Take your net worth and divide by your annual take home pay. This is how many times your annual standard of living you have amassed in savings. If you are under 40, the number is probably less than five. That’s ok; it is supposed to be.

Progress toward retirement is not a linear function. To those of you wondering if the math you studied in high school is useful, the following equation was determined by quadratic regression. It estimates how much of your current net worth you should have saved given your age. This gives you a benchmark for determining if you are on track to retire by age 72.

Take your age and divide by 166. Then subtract fifteen hundredths (0.15). Finally, multiply the result by your age. The resulting number should be between zero and twenty. That number is how many times your current annual income you should be worth.

Pull out your calculator and follow an example. If you are 45 years old then forty-five divided by 166 equals 0.2711. Subtract 0.15 to get 0.1211. Then multiply by 45 again. The result is 5.45. By age forty-five you should be worth about five and a half times your annual spending. More sophisticated retirement planning includes the difference between taxable, tax deferred and Roth accounts as well as Social Security guesses and defined benefit plans, but this is a good approximation of your progress. Here is a table that shows by what age you should have saved different multiples of your annual spending.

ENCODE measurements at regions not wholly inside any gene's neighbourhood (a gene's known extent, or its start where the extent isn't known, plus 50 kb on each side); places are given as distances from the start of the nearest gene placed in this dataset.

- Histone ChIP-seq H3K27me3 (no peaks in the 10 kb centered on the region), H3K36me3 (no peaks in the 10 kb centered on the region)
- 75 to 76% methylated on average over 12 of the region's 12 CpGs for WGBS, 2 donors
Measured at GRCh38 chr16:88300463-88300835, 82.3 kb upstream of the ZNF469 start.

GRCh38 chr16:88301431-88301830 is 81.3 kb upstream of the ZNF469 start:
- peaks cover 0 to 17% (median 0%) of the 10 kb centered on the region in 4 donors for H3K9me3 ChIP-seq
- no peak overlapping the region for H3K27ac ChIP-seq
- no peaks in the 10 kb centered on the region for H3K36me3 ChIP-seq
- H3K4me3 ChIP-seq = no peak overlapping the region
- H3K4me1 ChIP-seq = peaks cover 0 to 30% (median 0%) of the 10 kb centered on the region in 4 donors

Age Annual Spending Saved Age Annual Spending Saved
30 1 57 11
35 2 59 12
38 3 61 13
42 4 63 14
44 5 64 15
47 6 66 16
49 7 68 17
51 8 69 18
53 9 70 19
55 10 72 20

If your net worth is higher: Congratulations! You are on the path to retiring earlier than 72! For every 0.5 you are over, you could consider retiring about a year earlier. Conversely, for every 0.5 you are under your age’s benchmark you may have to work an additional year beyond 72.

Between the ages of 40 and 60 your net worth should increase by one unit of your annual spending every two years. That means that your current net worth divided by your take home pay should be one unit greater than it was two years ago. Alternately, if you are between 40 and 60, your net worth should have increased this year by half of your take home pay.